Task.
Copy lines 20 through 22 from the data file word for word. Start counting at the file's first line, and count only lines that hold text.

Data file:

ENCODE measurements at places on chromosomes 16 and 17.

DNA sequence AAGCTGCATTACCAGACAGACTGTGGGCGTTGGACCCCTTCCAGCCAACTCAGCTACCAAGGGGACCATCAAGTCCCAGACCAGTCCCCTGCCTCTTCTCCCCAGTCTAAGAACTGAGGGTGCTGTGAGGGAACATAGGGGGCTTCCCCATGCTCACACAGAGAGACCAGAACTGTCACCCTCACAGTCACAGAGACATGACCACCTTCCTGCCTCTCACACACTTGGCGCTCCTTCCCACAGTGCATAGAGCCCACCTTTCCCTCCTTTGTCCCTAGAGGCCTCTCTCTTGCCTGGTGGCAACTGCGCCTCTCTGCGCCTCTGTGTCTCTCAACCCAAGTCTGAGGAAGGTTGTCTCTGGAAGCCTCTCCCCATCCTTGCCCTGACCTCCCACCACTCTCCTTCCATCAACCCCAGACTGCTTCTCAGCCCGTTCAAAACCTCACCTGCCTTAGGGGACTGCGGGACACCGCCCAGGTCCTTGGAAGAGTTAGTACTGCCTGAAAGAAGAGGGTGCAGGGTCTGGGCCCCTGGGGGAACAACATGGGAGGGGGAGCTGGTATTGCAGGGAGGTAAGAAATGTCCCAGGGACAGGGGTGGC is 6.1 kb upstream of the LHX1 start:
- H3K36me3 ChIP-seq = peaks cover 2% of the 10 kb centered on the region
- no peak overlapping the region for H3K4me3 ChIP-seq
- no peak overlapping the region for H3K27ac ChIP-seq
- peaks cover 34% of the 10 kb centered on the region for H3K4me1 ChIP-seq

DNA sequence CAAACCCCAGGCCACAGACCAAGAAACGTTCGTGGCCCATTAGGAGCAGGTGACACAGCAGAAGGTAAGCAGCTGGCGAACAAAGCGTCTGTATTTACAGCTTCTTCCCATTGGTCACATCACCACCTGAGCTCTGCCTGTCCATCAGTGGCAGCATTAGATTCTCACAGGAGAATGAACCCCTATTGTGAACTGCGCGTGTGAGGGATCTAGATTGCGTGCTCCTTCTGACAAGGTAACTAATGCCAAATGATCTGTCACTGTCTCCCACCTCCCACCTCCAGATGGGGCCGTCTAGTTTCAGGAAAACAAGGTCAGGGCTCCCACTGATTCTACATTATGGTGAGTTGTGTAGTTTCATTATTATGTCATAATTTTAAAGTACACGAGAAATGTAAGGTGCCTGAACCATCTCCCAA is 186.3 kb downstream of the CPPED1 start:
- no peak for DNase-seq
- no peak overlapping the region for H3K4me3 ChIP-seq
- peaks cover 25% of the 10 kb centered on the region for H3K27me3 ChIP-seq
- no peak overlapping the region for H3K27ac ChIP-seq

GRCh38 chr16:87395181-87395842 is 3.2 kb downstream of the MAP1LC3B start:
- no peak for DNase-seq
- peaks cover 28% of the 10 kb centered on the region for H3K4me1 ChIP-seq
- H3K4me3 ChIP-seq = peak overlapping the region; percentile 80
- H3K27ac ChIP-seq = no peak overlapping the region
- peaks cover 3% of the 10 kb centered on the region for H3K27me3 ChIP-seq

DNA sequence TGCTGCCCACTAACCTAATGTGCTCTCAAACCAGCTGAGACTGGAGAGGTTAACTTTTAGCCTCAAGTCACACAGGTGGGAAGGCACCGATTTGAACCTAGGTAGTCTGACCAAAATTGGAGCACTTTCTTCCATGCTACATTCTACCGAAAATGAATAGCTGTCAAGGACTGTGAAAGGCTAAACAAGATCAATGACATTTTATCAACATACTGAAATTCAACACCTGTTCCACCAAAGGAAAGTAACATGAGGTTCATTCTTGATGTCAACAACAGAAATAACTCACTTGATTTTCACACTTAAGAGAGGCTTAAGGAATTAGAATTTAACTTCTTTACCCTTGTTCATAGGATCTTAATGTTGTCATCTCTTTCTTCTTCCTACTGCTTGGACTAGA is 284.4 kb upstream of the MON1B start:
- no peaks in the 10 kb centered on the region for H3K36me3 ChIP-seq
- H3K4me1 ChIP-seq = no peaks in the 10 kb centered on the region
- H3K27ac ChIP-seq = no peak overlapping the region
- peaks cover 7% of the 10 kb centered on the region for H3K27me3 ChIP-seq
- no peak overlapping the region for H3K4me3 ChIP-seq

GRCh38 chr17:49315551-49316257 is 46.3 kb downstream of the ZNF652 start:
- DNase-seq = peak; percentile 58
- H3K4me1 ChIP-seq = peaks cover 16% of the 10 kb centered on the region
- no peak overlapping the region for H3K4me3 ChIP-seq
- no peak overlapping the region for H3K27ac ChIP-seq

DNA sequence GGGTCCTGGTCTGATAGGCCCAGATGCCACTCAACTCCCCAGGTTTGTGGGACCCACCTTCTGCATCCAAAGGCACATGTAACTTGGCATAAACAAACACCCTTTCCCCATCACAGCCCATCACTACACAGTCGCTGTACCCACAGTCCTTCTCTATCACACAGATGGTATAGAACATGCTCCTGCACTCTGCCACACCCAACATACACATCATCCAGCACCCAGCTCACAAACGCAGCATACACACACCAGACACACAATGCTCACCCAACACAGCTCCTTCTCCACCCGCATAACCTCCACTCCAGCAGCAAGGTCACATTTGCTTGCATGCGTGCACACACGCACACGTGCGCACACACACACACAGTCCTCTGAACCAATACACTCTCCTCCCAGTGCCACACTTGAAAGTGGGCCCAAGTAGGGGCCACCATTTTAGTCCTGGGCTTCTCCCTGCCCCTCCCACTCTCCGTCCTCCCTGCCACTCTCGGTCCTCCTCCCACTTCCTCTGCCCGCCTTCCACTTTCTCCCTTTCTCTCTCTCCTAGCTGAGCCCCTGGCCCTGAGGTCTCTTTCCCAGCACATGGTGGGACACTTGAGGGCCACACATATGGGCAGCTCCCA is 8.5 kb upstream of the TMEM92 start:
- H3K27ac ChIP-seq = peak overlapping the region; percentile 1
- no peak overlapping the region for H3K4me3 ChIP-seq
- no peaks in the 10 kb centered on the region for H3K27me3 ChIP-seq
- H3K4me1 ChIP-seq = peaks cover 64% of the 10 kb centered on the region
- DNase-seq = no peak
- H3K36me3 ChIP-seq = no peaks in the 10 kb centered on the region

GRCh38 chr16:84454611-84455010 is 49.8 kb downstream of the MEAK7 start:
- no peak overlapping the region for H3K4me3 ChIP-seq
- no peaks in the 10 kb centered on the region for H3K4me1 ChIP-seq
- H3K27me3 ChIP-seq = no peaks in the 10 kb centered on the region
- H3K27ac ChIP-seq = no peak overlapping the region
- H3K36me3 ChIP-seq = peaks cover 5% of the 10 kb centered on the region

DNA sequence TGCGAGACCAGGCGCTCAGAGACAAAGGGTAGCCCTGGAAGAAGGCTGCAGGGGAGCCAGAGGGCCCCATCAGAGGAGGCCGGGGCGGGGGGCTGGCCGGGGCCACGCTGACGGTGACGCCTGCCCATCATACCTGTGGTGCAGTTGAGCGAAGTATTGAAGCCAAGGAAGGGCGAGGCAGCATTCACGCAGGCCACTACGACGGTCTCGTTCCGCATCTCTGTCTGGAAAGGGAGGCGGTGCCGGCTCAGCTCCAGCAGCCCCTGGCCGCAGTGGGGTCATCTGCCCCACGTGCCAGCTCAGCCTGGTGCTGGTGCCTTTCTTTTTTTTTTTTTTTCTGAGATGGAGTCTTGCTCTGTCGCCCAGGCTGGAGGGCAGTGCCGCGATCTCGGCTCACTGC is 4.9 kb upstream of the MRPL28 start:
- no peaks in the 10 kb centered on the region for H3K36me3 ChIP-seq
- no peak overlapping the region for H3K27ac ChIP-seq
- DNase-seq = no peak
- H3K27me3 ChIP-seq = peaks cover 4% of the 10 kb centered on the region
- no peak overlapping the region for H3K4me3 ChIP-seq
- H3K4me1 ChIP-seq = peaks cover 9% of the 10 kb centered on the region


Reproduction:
- H3K4me1 ChIP-seq = no peaks in the 10 kb centered on the region
- H3K27ac ChIP-seq = no peak overlapping the region
- peaks cover 7% of the 10 kb centered on the region for H3K27me3 ChIP-seq